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#99329 10/28/04 07:06 AM
Joined: Mar 2004
Posts: 76
M
Member
Just got My 2005 Code Book, looking at some changes, & it seems We are going to have some issues with grounding rebar in concrete.
Does anyone have any ideas on this yet, Would it be possible to have the concrete contractors leave a section stubed out above the pour ?
On jobs where there aren't any conduit runs to be incased, the EC may not be anywhere near the site when the pour occurs.
Also, it looks like Building Steel, Rebar, Metal Waterline etc will ALL be connected now.

2017 / 2014 NEC & Related Books and Study Guides
Joined: Aug 2003
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I think what will have to happen is that if the EC isn't on site before or during the pour, the footing contractor will have to stub out a piece of rebar for the EC to tie onto. As far as the building steel, water line, etc., these were already required to be tied together.

I better make sure we're on the same page. You're talking about 250.50, right?

[This message has been edited by Ryan_J (edited 10-28-2004).]


Ryan Jackson,
Salt Lake City
Joined: Mar 2004
Posts: 76
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I believe so, I don't have My Code book with Me, but I think that is correct.
What do You know about the coated rebar ???
That doesn't require bonding ??

Joined: May 2002
Posts: 1,716
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Coated rebar is commonly used in bridge construction and has no metal contact with the concrete.

I have never seen it used in footers, but doesn't mean it isn't.

Roger

Joined: Mar 2004
Posts: 76
M
Member
Our Cont Ed Instructor said it may be used more often, After 2005 is adopted, if the cost isn't too prohibitive.
Seems easy enough to just stub up a piece above the pour though....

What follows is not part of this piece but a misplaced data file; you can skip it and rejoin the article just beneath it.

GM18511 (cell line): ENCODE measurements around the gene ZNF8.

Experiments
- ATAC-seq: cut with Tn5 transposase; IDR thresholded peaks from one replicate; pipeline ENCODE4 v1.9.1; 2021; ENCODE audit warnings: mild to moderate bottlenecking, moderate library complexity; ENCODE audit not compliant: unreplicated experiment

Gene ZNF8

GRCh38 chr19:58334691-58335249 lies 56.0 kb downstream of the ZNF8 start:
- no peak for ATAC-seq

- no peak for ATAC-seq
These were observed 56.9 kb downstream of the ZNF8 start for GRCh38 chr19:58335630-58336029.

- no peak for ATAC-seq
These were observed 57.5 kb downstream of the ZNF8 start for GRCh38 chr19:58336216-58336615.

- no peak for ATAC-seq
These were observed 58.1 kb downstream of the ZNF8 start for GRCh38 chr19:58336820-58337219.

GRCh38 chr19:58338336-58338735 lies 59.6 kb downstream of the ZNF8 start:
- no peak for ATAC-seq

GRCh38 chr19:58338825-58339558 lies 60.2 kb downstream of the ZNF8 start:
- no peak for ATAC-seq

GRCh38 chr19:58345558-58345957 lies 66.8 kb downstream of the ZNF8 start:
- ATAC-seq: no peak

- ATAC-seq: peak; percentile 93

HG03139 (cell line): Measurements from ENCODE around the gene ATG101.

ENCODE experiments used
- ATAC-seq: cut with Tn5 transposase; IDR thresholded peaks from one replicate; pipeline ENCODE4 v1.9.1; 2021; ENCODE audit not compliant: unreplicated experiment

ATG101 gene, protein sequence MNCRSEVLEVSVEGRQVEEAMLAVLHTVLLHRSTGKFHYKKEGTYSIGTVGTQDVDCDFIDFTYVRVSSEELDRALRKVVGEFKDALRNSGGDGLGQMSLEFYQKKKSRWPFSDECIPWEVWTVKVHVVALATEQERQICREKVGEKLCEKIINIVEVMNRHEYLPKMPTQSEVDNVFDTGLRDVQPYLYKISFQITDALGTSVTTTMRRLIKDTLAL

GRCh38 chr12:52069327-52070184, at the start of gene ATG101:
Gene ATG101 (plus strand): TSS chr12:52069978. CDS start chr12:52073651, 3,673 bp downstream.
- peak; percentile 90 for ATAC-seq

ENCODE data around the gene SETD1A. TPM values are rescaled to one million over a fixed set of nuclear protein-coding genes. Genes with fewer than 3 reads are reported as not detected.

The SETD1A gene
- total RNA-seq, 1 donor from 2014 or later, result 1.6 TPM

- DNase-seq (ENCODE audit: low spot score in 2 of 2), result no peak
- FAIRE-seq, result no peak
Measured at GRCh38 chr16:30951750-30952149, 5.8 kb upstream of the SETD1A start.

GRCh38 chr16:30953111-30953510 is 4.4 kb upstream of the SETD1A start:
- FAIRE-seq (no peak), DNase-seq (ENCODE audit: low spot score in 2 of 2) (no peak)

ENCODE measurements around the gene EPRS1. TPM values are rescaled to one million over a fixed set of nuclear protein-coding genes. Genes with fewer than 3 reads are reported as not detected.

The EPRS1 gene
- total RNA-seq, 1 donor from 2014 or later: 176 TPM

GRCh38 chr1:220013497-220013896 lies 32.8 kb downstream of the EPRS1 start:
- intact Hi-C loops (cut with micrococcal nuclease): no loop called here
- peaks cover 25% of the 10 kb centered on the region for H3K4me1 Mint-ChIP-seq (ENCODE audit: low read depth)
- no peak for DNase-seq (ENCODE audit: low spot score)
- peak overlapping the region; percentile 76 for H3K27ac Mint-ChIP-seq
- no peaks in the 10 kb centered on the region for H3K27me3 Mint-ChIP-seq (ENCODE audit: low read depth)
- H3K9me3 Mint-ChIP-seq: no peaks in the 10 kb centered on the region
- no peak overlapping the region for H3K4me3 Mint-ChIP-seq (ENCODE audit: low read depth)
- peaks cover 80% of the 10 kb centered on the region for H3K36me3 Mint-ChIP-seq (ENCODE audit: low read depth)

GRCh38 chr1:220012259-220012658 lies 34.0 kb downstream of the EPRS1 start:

Joined: Aug 2003
Posts: 1,374
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Moderator
The cost of epoxy coated steel, in my opinion, is never going to be less expensive than simply using normal steel and having to use it as an electrode.


Ryan Jackson,
Salt Lake City
Joined: Dec 2003
Posts: 751
E
Member
The beauty when using the rebar as a grounding electrode is that the 2 ground rods are no longer required.
Also, just because the 2005 NEC is out, doesn't mean that your town or state has adopted it.


Earl
Joined: Apr 2004
Posts: 201
Member
Now that it is going to be required everywhere . . . eventually. How does Florida do it now? I believe they require the Ufer throughout the state and the concrete contractor just turns up a piece of the rebar in the area of the service. I would like to hear how it's done in Florida now. [Linked Image]

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Charlie Eldridge, Indianapolis, Utility Power Guy


Charlie Eldridge, Indianapolis Utility Power Guy
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They turn up a #5 in SW Florida. It comes up into the block cell and they knock a hole so the can get to it (usually sprayed green so it doesn't get poured solid when they do the dowels). The electrician pushes his #4 down from the panel to meet the #5, puts a bronze acorn on it and puts a blank cover over the hole.


Greg Fretwell
Joined: Dec 2004
Posts: 12
G
Member
It is my opinion that the intent of previous editions of the code was that the rebar system was supposed to be used as a portion of the grounding electrode already. The 2005 change from "If available on the premises" to "that are present at" is simply an effort to more concisely spell out what the intent was. There is nothing new here. We should have been connecting into the rebar system all along.

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